4. Intersubjectivity-as-relationship: the way we identify with and have relationship with other subjects and objects. Within this dimension there are at least three types of relationships:
a. It-It relationships: an objective subject in relation with an objective object.
b. I-It relationships: a subject in relationship with an object (or subject seen as an object).
c. I-I relationships: a subject in relationship with a subject. This last subdivision has two general forms, either solidarity or difference.
i. Relationship-as-solidarity: relating to another subject because they mirror your values, ethnicity, gender, or nationality, etc.
ii. Relationship-as-difference: relating to another subject as a subject despite the fact that they are different from you in important ways.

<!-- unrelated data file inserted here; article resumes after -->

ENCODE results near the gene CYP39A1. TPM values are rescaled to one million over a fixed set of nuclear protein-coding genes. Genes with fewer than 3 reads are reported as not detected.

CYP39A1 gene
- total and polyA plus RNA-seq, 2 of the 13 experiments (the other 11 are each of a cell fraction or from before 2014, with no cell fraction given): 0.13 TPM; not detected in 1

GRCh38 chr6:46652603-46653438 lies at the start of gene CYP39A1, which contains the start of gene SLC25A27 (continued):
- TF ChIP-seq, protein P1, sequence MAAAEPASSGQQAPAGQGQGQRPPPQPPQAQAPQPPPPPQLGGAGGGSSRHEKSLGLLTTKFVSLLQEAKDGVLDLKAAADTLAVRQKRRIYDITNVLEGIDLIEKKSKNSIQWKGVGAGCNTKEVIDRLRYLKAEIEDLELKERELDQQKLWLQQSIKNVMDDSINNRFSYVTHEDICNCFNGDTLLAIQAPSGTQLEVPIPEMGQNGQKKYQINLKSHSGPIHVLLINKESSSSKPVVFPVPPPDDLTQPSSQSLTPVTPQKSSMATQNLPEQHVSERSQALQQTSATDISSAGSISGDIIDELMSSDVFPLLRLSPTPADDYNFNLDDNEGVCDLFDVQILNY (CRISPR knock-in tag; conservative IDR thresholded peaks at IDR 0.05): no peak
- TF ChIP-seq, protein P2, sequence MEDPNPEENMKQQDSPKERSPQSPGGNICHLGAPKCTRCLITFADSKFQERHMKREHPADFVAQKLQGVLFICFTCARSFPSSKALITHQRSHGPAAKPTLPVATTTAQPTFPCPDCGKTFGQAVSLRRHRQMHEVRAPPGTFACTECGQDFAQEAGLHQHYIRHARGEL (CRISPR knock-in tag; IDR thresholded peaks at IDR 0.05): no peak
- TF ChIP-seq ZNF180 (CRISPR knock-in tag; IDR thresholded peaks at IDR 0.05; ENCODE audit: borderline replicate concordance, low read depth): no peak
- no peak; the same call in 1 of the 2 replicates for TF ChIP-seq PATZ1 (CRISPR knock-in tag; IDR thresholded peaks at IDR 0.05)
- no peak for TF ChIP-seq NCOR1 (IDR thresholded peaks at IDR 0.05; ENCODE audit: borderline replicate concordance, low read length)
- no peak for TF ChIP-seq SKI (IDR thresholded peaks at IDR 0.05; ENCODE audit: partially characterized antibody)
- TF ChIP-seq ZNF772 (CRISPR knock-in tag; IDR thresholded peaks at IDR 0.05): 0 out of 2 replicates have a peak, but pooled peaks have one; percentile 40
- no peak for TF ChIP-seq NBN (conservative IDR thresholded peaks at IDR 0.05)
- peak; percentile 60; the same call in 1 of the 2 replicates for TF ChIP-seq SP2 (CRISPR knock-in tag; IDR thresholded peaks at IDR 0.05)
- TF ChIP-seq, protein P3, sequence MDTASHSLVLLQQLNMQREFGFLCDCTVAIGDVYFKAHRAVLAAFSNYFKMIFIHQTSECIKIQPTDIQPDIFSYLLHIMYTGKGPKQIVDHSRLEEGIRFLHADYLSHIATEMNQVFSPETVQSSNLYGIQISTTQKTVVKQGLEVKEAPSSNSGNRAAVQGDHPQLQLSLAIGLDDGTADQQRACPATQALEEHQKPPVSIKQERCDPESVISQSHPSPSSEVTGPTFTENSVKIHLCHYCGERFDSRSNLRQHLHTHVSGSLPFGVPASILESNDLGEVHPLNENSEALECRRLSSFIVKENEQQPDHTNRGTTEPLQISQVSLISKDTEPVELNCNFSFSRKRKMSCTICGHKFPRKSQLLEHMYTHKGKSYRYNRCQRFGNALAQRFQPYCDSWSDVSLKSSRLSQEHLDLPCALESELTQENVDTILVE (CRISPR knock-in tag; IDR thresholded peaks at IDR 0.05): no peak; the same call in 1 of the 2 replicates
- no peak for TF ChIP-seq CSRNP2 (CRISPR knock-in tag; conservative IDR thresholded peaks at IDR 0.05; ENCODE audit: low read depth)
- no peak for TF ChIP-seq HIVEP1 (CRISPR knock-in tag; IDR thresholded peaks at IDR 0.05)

This meaning (#4) Intersubjectivity-as-relationship turns out to be what was previously described as the field of orders and sets of rules that generate economies, geographies, technologies. Economies are primarily (a) It-It relationships, wherein subjects are viewed as “objective swarm phenomena” with respect to objective measures. Technologies are primarily (b) I-It relationships, wherein subjects and objects are enfolded, as Latour proposed. I-I relationships (c) are related to geographies of various kinds (physical, social, cultural, geneological, biological, etc…) that define and frame identity through boundary conditions and, as Hargens points out, can either constitute solidarity (tending toward cooperation) or difference (tending toward conflict). Most of what is considered the political arena today, focuses on this last sub-meaning of intersubjectivity-as-relationship; although ignoring the other crucial components of intersubjective arisings, is responsible for much of our failures and has resulted in immensely damaging consequences.